Nittany Lions Ready to Dance

Penn State advances to Big Ten title game by dispatching Michigan State and appears to have locked down an NCAA bid.

Penn State is playing for its first Big Ten Tournament championship Sunday, having dispatched Michigan State 61-48 in a Saturday semifinal to set up the title showdown with No. 1 Ohio State.

And yet in the way that matters most, Selection Sunday in Indianapolis does not figure to be all that dramatic for the Nittany Lions.

Most experts seem to think the win over the Spartans clinched an at-large bid to the NCAA Tournament for 19-13 Penn State, it's first in a decade.

Eighth-year Lion coach Ed DeChellis was vehement in his contention that PSU does indeed belong in NCAAs after winning four straight games, including three during the league tourney at Conseco Fieldhouse.

“Our strength of schedule was No. 5 (nationally before the game),” DeChellis said. “Our RPI was No. 42. What else do you want us to do? We beat Indiana. We beat Wisconsin, a top-50 (RPI) team. We beat Michigan State. We've done the things we've needed to do.”

He got no argument from Michigan State coach Tom Izzo, whose squad was considered a virtual lock for NCAAs prior to the game but now has a worse record than the Lions (19-14) and has lost two of three in head-to-head matchups.

“I think it's a tournament team, I really do,” Izzo said of PSU.

Earlier in the day, Penn State actually found itself as the butt of jokes on the national scene following Friday's quarterfinal win over Wisconsin. The 36-33 victory was -- by far -- the lowest scoring game in Big Ten Tournament history.

And after falling into an early 11-2 hole to the Spartans, the Lions appeared to be every bit as bad offensively as the naysayers suggested. Izzo's bunch was fresh off a quarterfinal beat-down (74-56) of second-seeded Purdue and looked to be in high gear in this one, too.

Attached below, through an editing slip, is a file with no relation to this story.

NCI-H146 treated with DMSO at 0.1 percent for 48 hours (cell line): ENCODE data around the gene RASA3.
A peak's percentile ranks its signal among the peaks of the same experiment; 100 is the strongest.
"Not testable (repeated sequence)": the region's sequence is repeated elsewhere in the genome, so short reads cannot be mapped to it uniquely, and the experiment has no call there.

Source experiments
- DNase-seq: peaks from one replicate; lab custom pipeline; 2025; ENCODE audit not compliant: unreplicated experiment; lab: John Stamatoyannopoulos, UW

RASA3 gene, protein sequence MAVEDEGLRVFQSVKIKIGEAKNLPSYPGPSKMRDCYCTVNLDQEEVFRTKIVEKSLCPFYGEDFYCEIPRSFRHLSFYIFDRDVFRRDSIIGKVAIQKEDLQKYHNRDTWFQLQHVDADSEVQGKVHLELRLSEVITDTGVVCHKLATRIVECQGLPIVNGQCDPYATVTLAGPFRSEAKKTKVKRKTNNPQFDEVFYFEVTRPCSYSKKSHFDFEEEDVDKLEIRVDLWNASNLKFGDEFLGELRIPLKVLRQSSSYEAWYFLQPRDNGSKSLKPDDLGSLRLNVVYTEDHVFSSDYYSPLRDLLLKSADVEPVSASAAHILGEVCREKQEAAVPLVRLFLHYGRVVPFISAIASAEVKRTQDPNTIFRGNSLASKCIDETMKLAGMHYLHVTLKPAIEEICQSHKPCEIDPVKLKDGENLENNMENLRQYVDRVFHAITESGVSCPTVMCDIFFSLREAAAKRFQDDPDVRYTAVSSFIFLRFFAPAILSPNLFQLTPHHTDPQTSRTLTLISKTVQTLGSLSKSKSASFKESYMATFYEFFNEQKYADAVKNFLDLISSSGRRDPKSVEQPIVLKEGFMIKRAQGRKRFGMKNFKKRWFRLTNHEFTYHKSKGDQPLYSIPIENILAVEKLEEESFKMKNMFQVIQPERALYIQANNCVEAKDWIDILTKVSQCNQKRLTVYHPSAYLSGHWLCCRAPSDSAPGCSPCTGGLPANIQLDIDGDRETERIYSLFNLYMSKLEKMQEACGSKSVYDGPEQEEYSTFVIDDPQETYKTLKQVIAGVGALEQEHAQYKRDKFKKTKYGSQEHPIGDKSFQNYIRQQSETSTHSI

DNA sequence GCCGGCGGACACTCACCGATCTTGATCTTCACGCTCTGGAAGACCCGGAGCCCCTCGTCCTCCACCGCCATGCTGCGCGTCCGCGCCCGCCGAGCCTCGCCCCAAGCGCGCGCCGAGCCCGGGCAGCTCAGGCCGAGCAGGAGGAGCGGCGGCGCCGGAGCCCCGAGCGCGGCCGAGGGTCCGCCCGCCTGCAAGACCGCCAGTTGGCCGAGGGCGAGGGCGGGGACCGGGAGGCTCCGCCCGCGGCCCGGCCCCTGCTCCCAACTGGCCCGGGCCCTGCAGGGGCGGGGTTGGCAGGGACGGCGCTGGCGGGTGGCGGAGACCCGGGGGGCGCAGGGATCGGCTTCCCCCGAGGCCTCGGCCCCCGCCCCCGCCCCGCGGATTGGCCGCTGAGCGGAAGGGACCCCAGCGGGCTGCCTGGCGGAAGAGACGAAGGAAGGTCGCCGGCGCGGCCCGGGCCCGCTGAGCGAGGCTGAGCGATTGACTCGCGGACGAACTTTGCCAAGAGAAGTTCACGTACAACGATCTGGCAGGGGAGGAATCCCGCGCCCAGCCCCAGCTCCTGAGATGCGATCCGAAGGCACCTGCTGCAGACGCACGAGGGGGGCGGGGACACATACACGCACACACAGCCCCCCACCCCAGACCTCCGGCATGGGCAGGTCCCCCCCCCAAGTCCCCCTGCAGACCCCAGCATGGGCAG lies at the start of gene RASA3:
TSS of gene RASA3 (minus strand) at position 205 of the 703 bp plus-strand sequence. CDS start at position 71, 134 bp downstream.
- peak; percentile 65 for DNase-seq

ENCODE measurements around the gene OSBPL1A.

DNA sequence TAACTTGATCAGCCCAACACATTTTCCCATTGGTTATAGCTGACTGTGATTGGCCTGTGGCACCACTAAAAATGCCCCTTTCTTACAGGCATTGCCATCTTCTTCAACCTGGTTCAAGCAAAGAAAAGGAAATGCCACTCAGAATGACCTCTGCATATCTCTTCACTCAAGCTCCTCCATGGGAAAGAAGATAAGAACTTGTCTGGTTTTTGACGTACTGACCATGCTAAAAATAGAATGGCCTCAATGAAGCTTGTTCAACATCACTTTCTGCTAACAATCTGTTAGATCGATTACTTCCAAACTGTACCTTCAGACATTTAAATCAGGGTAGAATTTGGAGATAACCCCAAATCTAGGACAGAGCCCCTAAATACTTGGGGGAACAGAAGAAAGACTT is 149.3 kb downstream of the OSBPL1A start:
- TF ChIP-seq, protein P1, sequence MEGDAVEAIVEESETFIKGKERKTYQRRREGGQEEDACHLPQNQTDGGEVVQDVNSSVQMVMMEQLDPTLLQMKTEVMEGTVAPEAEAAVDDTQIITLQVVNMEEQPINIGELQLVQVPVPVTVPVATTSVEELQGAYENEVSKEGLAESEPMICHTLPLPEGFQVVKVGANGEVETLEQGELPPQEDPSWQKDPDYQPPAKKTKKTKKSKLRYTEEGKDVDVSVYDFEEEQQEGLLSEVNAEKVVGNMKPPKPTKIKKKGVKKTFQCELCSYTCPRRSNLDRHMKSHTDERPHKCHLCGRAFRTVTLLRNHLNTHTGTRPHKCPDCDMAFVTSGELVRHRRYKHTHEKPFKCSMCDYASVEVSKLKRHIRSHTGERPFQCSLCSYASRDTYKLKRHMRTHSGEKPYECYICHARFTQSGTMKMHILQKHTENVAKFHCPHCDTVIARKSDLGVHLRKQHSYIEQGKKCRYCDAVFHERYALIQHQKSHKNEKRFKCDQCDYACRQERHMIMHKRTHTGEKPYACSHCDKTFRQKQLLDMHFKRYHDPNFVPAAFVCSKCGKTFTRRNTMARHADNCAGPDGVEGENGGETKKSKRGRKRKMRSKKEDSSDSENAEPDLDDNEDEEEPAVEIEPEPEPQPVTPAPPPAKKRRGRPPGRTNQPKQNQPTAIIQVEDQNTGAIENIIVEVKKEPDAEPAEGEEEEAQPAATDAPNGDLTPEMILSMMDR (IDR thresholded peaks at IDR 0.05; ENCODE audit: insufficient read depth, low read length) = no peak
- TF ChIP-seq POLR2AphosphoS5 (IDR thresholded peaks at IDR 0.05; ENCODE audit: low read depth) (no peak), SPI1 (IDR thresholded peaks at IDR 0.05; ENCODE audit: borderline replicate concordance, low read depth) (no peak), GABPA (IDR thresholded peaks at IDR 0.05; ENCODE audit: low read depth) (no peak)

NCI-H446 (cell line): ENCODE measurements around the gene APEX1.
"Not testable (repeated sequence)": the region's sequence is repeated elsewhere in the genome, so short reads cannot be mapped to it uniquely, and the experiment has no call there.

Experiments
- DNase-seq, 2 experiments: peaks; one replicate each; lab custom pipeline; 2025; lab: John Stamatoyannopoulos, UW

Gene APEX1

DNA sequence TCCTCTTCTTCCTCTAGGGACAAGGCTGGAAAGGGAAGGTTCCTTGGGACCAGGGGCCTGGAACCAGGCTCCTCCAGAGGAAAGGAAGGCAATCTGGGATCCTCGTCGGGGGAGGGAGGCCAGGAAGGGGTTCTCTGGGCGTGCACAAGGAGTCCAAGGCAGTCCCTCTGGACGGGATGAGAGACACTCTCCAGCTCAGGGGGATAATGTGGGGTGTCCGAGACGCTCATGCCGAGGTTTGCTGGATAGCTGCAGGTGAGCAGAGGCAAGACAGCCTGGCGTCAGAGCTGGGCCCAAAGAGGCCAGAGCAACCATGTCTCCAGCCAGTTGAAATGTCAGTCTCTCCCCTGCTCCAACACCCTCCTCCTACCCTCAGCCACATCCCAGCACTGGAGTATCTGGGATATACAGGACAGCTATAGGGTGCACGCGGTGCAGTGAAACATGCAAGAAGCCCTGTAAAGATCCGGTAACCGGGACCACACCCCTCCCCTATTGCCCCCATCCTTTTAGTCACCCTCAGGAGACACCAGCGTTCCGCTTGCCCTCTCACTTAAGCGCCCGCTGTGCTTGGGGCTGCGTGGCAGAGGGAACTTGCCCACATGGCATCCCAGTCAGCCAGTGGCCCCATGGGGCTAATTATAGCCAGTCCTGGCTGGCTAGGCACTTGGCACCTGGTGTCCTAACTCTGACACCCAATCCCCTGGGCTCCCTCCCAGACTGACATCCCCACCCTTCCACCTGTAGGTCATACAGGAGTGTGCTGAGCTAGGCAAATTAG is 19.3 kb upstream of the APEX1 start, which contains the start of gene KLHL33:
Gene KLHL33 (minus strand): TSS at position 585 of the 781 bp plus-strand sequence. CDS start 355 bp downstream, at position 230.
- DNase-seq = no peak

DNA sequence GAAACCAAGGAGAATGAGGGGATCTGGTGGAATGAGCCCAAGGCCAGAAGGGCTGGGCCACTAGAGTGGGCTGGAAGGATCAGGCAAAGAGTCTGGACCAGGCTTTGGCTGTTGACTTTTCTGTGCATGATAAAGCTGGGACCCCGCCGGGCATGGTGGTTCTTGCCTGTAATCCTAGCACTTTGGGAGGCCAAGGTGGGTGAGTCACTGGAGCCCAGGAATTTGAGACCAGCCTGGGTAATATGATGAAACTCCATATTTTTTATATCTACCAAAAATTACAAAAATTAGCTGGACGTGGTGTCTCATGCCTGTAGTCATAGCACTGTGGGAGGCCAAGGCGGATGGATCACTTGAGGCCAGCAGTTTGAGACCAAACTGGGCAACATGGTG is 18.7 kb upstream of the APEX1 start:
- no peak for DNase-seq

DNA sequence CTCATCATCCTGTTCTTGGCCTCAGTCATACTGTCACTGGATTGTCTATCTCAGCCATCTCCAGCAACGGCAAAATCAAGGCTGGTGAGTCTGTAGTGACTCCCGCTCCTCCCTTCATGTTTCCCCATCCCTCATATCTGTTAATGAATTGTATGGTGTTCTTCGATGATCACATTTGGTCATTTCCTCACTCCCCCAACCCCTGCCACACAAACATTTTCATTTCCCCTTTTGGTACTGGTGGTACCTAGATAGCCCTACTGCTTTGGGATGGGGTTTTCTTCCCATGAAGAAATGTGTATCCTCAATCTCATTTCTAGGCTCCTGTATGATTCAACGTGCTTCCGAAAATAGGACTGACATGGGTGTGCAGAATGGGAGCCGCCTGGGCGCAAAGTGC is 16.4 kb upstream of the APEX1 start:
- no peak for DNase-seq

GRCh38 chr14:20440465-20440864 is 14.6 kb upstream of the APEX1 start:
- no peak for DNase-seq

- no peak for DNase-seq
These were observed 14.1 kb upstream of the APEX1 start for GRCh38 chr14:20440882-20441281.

But Lion senior guard Talor Battle wasn't worried, even after DeChellis burned a timeout for PSU to regroup.

“The first thing I told the coaching staff, because (DeChellis) was flipping out, (was) let's just all calm down and stick together,” Battle said. “We had silly mistakes. We were just doing silly things we could easily take care of.”

“They punched us pretty good, and we were able to absorb it and get back in the thing,” DeChellis added.

It was all Penn State the rest of the game, thanks primarily to Battle and backcourt mate Tim Frazier. They led a rally that tied the game 26-26 at the break.

Up 30-29 early in the second half, Battle went off, hitting four straight 3-pointers. Within two and a half minutes the lead was 42-33.

“It was a bad time to go into a drought, because Battle started to light it up from three,” Spartan forward Draymond Green said.

Battle finished with 25 points and Frazier broke out for a career-high 22. In other words, they combined for 47. MSU had 48 as a team. Frazier also had eight rebounds and six assists.

“Frazier was the key,” Michigan State guard Kalin Lucas said. “He had a great game, hitting threes and getting into the paint and scoring.”

With Lucas and his bad ankle obviously feeling the effects of three games in three days and Green playing cautious due to foul trouble, the Spartans never mounted a serious threat down the stretch.

It helped that Penn State kept attacking offensively, clamped down defensively and dominated the glass (38-32).

The only real question in the final 10 minutes of the game was whether PSU would self-destruct, as it had after holding big second-half leads several times during the regular season. But the Lions were dialed in on this afternoon.

DeChellis said it began following a win at Minnesota to cap the regular season. He knew PSU had work to do to reach the NCAA Tournament. And he told the players as much.

He recalled saying, “Give me the best six days you have. … I need your focus, your energy. You have to eat right. You have to sleep right. … If you do that, we'll take our best swing.”

That swing has gotten them to the Big Ten championship game.

And, it would appear, the NCAA Tournament.

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